What's the point of obsessing over cholesterol or bike helmets or even cigarettes when the biggest threats to our children are being released back into society every day? Yes, maybe 'some' of them have reformed, but what about the ones who haven't? Doesn't anyone realize that one 'touch', one 'time' will destroy a child's life ten times faster than a pack-a-day habit?

    Such a Pretty Girl was disturbing and a very painful subject. The kind that makes one uncomfortable, as it should be. It is sick and sad but it is true and real problem among us. Child incest destroys the innocence of a child and leaves a ruinous future in its wake. The effects of it are devastating, profound and can last a lifetime.

    Straight word: ordinary. There are many novels out there that deal with this kind of subject, and Such a Pretty Girl is like any of them. This book deals with usual issues, like rape, abandonment and incest. Despite being ordinary it’s not an easy novel to read, as reader will feel Merith's nightmare toward her father’s abuse and mother’s abandonment.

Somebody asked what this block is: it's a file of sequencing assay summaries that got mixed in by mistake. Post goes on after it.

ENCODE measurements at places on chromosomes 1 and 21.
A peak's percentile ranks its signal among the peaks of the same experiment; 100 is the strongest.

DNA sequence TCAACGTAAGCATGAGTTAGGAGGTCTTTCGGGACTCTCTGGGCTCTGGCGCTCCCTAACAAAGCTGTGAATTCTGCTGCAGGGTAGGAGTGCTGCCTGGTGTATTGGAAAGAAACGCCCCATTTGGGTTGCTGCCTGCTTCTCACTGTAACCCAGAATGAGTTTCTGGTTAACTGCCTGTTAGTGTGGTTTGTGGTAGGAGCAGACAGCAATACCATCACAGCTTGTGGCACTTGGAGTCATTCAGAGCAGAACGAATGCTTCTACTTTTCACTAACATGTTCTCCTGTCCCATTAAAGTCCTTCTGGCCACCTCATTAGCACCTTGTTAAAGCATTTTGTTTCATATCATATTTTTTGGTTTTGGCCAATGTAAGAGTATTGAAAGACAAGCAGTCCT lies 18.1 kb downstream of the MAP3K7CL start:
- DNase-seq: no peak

There are some that I liked in this book. First is the Merith's fascination on numbers (maybe the only thing that I like with the main character). And last, is how the author shows us various outcome of child behavior with same past experience. Like with Merith and Andy. One character finds strength and confronts her problem, while the other finds avoiding or escaping as a solution. Though other than that is plain and I didn’t feel hopeful at the end. I just felt beaten down by how cruel the world can be, and how sick and vile some people can be.

  9. Susan& says: